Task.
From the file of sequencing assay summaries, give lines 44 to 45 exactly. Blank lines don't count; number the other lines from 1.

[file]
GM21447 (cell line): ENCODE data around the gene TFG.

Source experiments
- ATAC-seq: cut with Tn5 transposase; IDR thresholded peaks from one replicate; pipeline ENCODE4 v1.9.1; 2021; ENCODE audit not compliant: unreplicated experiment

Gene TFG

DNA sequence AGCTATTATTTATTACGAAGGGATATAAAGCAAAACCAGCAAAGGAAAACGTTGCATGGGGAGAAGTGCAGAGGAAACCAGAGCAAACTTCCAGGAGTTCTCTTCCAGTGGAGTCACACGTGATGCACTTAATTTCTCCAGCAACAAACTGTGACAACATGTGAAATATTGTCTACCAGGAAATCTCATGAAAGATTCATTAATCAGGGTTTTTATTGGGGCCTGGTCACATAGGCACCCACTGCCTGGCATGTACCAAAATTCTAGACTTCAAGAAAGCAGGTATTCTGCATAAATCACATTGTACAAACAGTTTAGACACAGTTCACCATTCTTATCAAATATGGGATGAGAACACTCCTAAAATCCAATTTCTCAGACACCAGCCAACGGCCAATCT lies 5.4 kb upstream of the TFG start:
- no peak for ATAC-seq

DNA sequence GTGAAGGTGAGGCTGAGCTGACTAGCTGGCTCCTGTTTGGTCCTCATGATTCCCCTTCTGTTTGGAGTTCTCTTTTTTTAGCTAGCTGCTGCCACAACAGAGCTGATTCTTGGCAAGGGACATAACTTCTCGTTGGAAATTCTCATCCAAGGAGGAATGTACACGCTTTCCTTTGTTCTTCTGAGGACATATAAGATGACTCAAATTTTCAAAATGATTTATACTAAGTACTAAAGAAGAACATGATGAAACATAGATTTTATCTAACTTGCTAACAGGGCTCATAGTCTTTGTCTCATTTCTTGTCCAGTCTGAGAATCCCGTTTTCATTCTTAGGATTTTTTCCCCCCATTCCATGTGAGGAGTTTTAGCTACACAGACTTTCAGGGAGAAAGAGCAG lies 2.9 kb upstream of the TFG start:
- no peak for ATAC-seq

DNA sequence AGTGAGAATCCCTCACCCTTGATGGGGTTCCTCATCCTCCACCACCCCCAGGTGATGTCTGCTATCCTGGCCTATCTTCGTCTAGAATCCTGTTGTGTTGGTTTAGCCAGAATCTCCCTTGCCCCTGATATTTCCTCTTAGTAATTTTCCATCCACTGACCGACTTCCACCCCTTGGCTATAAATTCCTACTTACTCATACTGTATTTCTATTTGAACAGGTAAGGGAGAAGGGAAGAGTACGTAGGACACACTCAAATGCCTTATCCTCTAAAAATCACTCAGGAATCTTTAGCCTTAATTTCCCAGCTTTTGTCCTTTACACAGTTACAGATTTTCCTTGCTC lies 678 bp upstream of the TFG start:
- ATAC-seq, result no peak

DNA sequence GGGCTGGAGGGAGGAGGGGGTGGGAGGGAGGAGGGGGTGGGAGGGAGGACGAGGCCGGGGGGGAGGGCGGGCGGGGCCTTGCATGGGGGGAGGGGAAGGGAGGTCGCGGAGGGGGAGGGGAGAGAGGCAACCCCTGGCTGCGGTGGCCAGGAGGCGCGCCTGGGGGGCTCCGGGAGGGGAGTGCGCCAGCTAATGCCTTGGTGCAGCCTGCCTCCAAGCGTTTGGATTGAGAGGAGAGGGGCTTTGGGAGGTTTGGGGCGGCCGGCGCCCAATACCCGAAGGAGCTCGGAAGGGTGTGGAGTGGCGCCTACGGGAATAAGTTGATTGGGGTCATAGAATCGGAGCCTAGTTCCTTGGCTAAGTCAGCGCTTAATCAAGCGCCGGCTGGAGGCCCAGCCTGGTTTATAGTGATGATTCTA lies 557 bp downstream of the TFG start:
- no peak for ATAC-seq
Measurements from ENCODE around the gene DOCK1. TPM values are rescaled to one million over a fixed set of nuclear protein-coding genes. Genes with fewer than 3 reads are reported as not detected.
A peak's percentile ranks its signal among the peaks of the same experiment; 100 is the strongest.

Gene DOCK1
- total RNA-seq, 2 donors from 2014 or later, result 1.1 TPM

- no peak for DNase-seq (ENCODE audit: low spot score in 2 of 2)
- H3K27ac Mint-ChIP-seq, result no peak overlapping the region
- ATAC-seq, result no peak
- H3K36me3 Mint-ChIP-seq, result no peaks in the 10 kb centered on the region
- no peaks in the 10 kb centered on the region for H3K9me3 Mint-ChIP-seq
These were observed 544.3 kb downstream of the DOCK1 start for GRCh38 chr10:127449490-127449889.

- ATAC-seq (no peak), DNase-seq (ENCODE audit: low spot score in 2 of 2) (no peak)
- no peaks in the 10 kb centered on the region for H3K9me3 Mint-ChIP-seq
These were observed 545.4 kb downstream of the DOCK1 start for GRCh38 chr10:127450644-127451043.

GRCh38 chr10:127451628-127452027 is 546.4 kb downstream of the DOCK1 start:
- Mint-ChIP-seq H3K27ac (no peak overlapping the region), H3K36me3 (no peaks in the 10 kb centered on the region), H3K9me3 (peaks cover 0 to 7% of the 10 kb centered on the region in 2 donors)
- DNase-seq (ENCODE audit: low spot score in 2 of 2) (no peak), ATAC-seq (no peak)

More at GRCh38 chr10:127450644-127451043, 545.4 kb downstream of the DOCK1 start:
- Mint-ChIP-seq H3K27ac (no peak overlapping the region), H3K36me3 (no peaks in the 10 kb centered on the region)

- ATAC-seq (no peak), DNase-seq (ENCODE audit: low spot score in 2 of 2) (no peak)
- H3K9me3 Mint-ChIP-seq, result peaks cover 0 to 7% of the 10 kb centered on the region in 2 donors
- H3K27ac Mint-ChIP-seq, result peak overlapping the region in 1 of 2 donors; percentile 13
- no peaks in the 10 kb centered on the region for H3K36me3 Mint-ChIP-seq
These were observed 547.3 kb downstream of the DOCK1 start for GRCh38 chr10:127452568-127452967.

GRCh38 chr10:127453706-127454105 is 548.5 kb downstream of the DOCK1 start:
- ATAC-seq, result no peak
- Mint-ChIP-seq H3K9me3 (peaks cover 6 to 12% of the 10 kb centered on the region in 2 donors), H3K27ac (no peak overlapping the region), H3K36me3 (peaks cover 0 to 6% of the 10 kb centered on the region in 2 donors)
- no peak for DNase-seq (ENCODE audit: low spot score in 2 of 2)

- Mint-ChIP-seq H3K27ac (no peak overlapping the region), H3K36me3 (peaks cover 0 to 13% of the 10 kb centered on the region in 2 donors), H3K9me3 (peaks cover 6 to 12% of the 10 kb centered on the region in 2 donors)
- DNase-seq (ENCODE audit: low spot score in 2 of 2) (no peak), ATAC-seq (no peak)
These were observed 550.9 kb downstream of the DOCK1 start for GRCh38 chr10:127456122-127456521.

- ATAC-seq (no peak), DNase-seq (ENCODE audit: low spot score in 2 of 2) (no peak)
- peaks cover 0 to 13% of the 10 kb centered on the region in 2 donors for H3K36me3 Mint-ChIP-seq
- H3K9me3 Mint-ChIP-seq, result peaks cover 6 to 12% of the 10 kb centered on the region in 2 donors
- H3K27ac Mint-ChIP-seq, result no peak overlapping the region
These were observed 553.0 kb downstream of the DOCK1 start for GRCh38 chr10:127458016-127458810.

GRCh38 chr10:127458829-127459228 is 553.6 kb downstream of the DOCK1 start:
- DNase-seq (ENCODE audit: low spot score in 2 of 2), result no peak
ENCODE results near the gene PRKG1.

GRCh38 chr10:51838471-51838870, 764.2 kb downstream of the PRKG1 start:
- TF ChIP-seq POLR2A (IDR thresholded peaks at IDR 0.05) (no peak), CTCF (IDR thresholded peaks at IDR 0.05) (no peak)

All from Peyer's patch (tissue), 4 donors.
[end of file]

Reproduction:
- peaks cover 0 to 13% of the 10 kb centered on the region in 2 donors for H3K36me3 Mint-ChIP-seq
- H3K9me3 Mint-ChIP-seq, result peaks cover 6 to 12% of the 10 kb centered on the region in 2 donors